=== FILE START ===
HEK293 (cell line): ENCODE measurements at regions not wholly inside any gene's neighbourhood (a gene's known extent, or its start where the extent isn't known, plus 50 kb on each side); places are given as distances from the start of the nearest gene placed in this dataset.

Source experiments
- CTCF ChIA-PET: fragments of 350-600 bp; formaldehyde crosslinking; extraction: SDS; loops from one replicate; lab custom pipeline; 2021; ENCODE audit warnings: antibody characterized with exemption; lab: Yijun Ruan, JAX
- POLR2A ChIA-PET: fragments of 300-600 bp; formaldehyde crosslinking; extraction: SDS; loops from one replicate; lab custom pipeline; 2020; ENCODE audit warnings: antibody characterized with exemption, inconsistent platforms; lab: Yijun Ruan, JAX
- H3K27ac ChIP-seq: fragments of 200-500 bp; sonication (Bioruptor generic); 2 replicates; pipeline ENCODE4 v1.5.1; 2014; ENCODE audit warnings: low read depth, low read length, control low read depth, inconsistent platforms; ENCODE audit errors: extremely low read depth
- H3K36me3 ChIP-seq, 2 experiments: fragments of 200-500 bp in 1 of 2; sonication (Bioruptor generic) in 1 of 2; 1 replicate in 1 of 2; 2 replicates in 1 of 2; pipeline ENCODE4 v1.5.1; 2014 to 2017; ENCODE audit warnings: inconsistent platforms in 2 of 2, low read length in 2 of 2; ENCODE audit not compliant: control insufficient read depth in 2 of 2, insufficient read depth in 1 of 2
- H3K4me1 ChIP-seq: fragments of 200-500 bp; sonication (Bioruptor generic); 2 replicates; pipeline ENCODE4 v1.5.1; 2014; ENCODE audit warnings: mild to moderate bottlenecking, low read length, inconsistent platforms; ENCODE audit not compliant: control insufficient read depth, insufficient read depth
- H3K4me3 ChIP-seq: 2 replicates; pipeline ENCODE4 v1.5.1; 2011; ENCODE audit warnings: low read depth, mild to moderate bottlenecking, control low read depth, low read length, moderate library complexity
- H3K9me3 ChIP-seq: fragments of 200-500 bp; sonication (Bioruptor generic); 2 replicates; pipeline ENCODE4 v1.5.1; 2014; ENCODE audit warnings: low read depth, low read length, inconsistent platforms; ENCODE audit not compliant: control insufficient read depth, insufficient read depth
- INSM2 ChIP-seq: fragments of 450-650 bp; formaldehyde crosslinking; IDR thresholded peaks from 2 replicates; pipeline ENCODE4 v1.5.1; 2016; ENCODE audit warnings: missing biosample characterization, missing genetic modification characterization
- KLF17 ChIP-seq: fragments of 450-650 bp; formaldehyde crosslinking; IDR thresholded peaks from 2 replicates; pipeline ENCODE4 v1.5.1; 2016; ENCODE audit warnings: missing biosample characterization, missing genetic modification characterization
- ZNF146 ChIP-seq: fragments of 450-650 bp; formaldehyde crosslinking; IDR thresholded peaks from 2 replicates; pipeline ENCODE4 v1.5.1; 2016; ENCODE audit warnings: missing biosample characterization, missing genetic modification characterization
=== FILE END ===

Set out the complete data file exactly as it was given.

HEK293 (cell line): ENCODE measurements at regions not wholly inside any gene's neighbourhood (a gene's known extent, or its start where the extent isn't known, plus 50 kb on each side); places are given as distances from the start of the nearest gene placed in this dataset.

Source experiments
- CTCF ChIA-PET: fragments of 350-600 bp; formaldehyde crosslinking; extraction: SDS; loops from one replicate; lab custom pipeline; 2021; ENCODE audit warnings: antibody characterized with exemption; lab: Yijun Ruan, JAX
- POLR2A ChIA-PET: fragments of 300-600 bp; formaldehyde crosslinking; extraction: SDS; loops from one replicate; lab custom pipeline; 2020; ENCODE audit warnings: antibody characterized with exemption, inconsistent platforms; lab: Yijun Ruan, JAX
- H3K27ac ChIP-seq: fragments of 200-500 bp; sonication (Bioruptor generic); 2 replicates; pipeline ENCODE4 v1.5.1; 2014; ENCODE audit warnings: low read depth, low read length, control low read depth, inconsistent platforms; ENCODE audit errors: extremely low read depth
- H3K36me3 ChIP-seq, 2 experiments: fragments of 200-500 bp in 1 of 2; sonication (Bioruptor generic) in 1 of 2; 1 replicate in 1 of 2; 2 replicates in 1 of 2; pipeline ENCODE4 v1.5.1; 2014 to 2017; ENCODE audit warnings: inconsistent platforms in 2 of 2, low read length in 2 of 2; ENCODE audit not compliant: control insufficient read depth in 2 of 2, insufficient read depth in 1 of 2
- H3K4me1 ChIP-seq: fragments of 200-500 bp; sonication (Bioruptor generic); 2 replicates; pipeline ENCODE4 v1.5.1; 2014; ENCODE audit warnings: mild to moderate bottlenecking, low read length, inconsistent platforms; ENCODE audit not compliant: control insufficient read depth, insufficient read depth
- H3K4me3 ChIP-seq: 2 replicates; pipeline ENCODE4 v1.5.1; 2011; ENCODE audit warnings: low read depth, mild to moderate bottlenecking, control low read depth, low read length, moderate library complexity
- H3K9me3 ChIP-seq: fragments of 200-500 bp; sonication (Bioruptor generic); 2 replicates; pipeline ENCODE4 v1.5.1; 2014; ENCODE audit warnings: low read depth, low read length, inconsistent platforms; ENCODE audit not compliant: control insufficient read depth, insufficient read depth
- INSM2 ChIP-seq: fragments of 450-650 bp; formaldehyde crosslinking; IDR thresholded peaks from 2 replicates; pipeline ENCODE4 v1.5.1; 2016; ENCODE audit warnings: missing biosample characterization, missing genetic modification characterization
- KLF17 ChIP-seq: fragments of 450-650 bp; formaldehyde crosslinking; IDR thresholded peaks from 2 replicates; pipeline ENCODE4 v1.5.1; 2016; ENCODE audit warnings: missing biosample characterization, missing genetic modification characterization
- ZNF146 ChIP-seq: fragments of 450-650 bp; formaldehyde crosslinking; IDR thresholded peaks from 2 replicates; pipeline ENCODE4 v1.5.1; 2016; ENCODE audit warnings: missing biosample characterization, missing genetic modification characterization